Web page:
America’s Supreme Court battle is refreshingly clear and largely predictable

There is much talk about whether the Republicans should try to fill the Supreme Court vacancy created by the death of the late Justice Ginsburg.  And much of it misses the point.

Leave aside the diversions about not filling vacancies during an election campaign or leaving it to the next president. Justices are appointed through a characteristically American political negotiation between the President and a Senate majority.  If by chance they are in strong agreement, then it is nolo contendere.

The Democrats are entitled to be grumpy that the laws of chance have not worked in their favour.  But politics does not have much room for ‘our turn now’ arguments, particularly when there is no indication that they would keep playing by the rules.

What is most interesting is why the Republican senators seem to be unusually disciplined in wanting to fill the vacancy in spite of possible consequences.  Sure there is deep respect among them for the nominee Amy Coney Barrett (see here for praise from the civilized Ben Sasse) but that is to beg the wider question.

As always, let’s go back to Trump and his role as disruptor of the Republican coalition.  He is an outsider, challenging the status quo.

One aspect of this is a much sharper appreciation of the institutional dynamics of the Supreme Court.  Republicans have appointed umpires to referee executive and legislative branch decisions, and to their surprise they find the umpires have been going by a different script than expected.

Richard Epstein (legal scholar but hardly an orthodox Republican) puts it so:

“ … defections from the conservative five [Supreme Court Justices] are more frequent than those from the liberal four: think of Chief Justice Roberts’s critical vote to first sustain the Affordable Care Act in 2012 in NFIB v. Sebelius, and then his 2015 opinion in King v. Burwell, allowing enrollees in federal plans under the ACA to receive tax deductions; of Justice Anthony Kennedy’s 2015 decision in Obergefell v. Hodges, giving constitutional protection for same-sex marriage; and Justice Gorsuch’s 2020 opinion (joined by the chief justice) in Bostock v. Clayton County holding that Title VII of the 1964 Civil Rights Act protects both gay and transgender employees.”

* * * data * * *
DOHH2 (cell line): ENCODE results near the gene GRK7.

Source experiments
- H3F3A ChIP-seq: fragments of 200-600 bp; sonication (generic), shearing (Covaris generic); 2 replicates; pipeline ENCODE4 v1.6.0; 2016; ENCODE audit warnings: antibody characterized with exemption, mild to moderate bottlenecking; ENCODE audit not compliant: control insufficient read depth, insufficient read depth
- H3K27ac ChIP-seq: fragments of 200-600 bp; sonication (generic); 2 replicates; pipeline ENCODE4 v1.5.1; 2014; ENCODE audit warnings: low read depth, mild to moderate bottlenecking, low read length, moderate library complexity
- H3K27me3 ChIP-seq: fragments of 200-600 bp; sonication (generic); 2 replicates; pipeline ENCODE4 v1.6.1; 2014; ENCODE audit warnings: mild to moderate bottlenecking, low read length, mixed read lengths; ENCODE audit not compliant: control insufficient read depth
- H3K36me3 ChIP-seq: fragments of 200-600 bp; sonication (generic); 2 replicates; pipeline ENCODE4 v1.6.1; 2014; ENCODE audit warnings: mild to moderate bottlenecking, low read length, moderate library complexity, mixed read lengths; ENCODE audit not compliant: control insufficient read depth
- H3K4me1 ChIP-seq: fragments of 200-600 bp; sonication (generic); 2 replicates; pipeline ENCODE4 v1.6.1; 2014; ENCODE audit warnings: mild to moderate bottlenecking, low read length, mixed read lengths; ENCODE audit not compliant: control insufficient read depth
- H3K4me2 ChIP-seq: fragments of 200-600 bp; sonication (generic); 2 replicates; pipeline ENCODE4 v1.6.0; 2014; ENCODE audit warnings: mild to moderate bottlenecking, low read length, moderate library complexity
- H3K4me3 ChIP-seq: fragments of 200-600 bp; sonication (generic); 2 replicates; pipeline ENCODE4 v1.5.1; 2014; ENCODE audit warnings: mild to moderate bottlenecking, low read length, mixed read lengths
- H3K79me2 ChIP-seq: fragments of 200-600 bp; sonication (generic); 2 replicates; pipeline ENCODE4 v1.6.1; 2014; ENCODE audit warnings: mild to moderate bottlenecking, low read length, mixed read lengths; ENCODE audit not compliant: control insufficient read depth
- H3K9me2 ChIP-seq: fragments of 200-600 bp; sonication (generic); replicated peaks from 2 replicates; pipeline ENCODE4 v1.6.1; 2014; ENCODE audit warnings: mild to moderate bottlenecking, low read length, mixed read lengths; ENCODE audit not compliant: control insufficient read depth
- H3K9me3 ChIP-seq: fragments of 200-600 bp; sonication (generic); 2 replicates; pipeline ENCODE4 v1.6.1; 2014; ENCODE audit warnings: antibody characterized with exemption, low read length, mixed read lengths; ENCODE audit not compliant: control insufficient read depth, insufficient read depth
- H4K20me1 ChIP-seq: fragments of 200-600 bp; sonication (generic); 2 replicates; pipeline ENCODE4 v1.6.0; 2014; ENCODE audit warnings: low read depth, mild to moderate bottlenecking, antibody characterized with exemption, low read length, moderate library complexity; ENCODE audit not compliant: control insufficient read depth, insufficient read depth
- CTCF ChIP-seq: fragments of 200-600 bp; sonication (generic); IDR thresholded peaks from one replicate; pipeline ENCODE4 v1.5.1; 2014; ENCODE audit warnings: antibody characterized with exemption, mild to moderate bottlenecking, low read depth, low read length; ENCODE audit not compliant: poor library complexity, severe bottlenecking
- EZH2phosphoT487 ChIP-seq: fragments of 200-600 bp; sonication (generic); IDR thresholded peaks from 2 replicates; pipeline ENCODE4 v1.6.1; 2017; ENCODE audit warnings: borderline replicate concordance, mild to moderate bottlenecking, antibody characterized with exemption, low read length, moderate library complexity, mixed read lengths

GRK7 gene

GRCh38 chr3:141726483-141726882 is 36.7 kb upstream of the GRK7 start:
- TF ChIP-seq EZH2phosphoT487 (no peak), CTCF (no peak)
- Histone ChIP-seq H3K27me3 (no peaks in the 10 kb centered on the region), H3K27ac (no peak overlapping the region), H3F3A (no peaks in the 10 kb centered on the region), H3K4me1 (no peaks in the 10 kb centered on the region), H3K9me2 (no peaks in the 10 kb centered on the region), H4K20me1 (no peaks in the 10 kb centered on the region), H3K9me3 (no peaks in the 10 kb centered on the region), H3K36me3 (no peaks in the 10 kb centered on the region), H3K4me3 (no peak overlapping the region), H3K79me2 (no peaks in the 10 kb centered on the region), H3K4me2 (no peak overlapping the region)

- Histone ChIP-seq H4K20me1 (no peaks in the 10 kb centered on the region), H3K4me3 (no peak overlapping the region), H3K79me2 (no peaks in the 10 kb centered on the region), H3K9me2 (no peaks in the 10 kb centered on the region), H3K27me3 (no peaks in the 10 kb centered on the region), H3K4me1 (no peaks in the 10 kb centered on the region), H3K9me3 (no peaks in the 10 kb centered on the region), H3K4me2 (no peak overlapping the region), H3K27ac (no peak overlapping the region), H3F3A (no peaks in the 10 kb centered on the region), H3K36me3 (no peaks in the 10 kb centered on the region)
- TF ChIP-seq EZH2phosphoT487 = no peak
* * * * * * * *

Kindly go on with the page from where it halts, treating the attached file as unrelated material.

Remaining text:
He could have added Chief Justice Roberts’ decision blocking Trump’s efforts to scrap Obama-era immigration policy which we wrote about back in July.

The American system is designed to make it hard for temporary office holders to exercise not just supreme power, but to do just about anything.  Negotiated consensus is often required with the default being ‘do nothing’.  (And helpfully there is a galaxy of different state and local jurisdictions providing internal immigration options for the politically irreconcilable.)

If the court consistently resolves deadlocks in favour of one particular school of political orthodoxy, it can’t help but influence the political negotiations.  

Republicans have been forced to do some hard thinking and have concluded that they don’t seem to have done all that well from the court’s particular and expansive treatment of government powers.  Hence, a much stronger and unified political commitment on their part to appointees with a clear philosophy of judicial restraint inside a historically-orthodox reading of the US constitution.

And it’s worth remembering that the Democrats don’t necessarily lose that much by having a court more committed to this school of umpiring.  Not only do they get to win a few (reread that Epstein quote above) but they still get the chance to impose their policies through the regular political process.

So let’s see how far they take the La Patrie en danger ideas being thrown around, like creating new states of the union from Democratic strongholds or promising to pack an expanded future court with reliable judges.  That would be a bold statement of confidence that America is really committed to their agenda and has lost its appetite for checks and balances.

Although he doesn’t endorse this extreme stuff, Epstein (again) concludes that Republicans will lose electorally in November by filling the vacancy.  He could be right of course.  But the party – and its potential supporters – have spent a generation coming to this point, so it looks like they are going to test that proposition.

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